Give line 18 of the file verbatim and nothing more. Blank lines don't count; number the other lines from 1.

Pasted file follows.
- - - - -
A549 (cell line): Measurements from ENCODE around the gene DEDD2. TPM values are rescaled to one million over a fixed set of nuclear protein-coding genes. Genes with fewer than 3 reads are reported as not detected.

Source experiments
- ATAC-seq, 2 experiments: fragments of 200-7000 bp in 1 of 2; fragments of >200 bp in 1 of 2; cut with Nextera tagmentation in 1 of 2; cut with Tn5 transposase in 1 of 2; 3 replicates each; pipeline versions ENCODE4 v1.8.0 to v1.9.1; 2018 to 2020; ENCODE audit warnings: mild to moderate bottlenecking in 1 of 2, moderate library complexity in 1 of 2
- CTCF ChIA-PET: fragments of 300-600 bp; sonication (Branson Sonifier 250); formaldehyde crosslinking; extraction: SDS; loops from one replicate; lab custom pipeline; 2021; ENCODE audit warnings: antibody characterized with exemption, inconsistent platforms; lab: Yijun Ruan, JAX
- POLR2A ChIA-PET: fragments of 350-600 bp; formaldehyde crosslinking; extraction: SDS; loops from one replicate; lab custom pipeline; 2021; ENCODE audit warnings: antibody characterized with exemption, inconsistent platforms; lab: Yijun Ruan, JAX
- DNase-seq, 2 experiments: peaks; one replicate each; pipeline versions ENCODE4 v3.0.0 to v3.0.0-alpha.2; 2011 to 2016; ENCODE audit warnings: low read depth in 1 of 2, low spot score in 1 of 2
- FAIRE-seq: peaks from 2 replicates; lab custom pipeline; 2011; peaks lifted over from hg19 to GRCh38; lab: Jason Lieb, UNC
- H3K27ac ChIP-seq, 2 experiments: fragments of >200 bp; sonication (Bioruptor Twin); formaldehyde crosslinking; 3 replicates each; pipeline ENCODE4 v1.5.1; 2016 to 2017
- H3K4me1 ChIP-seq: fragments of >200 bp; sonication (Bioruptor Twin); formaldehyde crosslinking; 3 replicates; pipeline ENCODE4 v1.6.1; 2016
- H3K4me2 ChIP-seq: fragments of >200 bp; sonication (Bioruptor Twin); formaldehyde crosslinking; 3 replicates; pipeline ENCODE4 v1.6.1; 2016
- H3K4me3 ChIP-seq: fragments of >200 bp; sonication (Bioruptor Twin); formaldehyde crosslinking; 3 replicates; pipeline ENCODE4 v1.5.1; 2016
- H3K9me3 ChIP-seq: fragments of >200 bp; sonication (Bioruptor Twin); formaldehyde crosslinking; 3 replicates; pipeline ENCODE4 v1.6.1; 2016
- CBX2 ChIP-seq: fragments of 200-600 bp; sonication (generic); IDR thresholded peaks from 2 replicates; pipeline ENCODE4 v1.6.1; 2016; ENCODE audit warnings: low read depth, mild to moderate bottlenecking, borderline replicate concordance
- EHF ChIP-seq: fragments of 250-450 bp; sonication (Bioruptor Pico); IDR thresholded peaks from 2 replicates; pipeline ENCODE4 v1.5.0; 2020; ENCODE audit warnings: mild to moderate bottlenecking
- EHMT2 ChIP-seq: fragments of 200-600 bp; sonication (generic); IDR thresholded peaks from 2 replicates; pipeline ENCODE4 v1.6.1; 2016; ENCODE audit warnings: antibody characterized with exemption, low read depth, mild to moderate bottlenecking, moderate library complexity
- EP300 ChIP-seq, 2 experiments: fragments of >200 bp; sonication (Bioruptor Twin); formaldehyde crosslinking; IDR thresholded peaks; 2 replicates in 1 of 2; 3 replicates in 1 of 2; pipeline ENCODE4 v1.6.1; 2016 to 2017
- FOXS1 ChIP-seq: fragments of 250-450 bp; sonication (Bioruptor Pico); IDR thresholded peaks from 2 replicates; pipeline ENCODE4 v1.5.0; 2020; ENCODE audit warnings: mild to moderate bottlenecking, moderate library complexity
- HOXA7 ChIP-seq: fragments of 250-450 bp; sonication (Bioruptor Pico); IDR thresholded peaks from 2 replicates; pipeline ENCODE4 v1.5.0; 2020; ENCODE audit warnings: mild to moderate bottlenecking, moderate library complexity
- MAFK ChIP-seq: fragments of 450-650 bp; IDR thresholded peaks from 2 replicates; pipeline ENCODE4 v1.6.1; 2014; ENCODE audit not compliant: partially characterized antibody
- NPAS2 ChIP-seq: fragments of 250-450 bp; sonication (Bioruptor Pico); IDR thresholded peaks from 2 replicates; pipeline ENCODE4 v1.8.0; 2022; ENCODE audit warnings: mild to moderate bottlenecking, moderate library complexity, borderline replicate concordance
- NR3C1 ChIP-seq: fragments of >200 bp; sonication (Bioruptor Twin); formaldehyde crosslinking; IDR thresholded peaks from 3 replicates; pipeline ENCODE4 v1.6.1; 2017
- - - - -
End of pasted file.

- HOXA7 ChIP-seq: fragments of 250-450 bp; sonication (Bioruptor Pico); IDR thresholded peaks from 2 replicates; pipeline ENCODE4 v1.5.0; 2020; ENCODE audit warnings: mild to moderate bottlenecking, moderate library complexity